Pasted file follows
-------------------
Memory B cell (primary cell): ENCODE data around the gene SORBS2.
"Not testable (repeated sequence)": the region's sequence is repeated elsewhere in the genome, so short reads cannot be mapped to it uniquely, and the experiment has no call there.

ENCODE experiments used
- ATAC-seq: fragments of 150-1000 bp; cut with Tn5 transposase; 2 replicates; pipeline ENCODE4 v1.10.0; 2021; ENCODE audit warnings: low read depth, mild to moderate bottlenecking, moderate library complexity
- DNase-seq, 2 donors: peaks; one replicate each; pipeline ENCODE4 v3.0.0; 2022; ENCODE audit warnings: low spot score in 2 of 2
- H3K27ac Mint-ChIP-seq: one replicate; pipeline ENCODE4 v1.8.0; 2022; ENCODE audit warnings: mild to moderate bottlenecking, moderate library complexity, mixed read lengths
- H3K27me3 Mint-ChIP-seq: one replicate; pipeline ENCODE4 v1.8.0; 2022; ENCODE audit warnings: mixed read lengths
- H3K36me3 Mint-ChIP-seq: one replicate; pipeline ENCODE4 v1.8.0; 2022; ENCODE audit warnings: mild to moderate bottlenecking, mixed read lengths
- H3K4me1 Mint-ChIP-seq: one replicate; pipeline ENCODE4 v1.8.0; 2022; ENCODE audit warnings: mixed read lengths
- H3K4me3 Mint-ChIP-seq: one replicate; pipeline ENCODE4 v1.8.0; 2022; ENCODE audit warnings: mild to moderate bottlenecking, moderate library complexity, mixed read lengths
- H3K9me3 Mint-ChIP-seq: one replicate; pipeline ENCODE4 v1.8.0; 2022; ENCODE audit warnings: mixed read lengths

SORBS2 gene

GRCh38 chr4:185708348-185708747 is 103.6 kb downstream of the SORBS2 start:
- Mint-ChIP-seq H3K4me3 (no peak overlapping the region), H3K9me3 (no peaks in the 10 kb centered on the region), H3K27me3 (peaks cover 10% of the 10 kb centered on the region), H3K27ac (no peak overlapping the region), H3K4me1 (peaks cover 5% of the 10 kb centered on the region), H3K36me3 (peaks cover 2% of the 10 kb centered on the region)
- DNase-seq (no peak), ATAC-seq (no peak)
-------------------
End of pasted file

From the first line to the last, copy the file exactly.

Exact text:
Memory B cell (primary cell): ENCODE data around the gene SORBS2.
"Not testable (repeated sequence)": the region's sequence is repeated elsewhere in the genome, so short reads cannot be mapped to it uniquely, and the experiment has no call there.

ENCODE experiments used
- ATAC-seq: fragments of 150-1000 bp; cut with Tn5 transposase; 2 replicates; pipeline ENCODE4 v1.10.0; 2021; ENCODE audit warnings: low read depth, mild to moderate bottlenecking, moderate library complexity
- DNase-seq, 2 donors: peaks; one replicate each; pipeline ENCODE4 v3.0.0; 2022; ENCODE audit warnings: low spot score in 2 of 2
- H3K27ac Mint-ChIP-seq: one replicate; pipeline ENCODE4 v1.8.0; 2022; ENCODE audit warnings: mild to moderate bottlenecking, moderate library complexity, mixed read lengths
- H3K27me3 Mint-ChIP-seq: one replicate; pipeline ENCODE4 v1.8.0; 2022; ENCODE audit warnings: mixed read lengths
- H3K36me3 Mint-ChIP-seq: one replicate; pipeline ENCODE4 v1.8.0; 2022; ENCODE audit warnings: mild to moderate bottlenecking, mixed read lengths
- H3K4me1 Mint-ChIP-seq: one replicate; pipeline ENCODE4 v1.8.0; 2022; ENCODE audit warnings: mixed read lengths
- H3K4me3 Mint-ChIP-seq: one replicate; pipeline ENCODE4 v1.8.0; 2022; ENCODE audit warnings: mild to moderate bottlenecking, moderate library complexity, mixed read lengths
- H3K9me3 Mint-ChIP-seq: one replicate; pipeline ENCODE4 v1.8.0; 2022; ENCODE audit warnings: mixed read lengths

SORBS2 gene

GRCh38 chr4:185708348-185708747 is 103.6 kb downstream of the SORBS2 start:
- Mint-ChIP-seq H3K4me3 (no peak overlapping the region), H3K9me3 (no peaks in the 10 kb centered on the region), H3K27me3 (peaks cover 10% of the 10 kb centered on the region), H3K27ac (no peak overlapping the region), H3K4me1 (peaks cover 5% of the 10 kb centered on the region), H3K36me3 (peaks cover 2% of the 10 kb centered on the region)
- DNase-seq (no peak), ATAC-seq (no peak)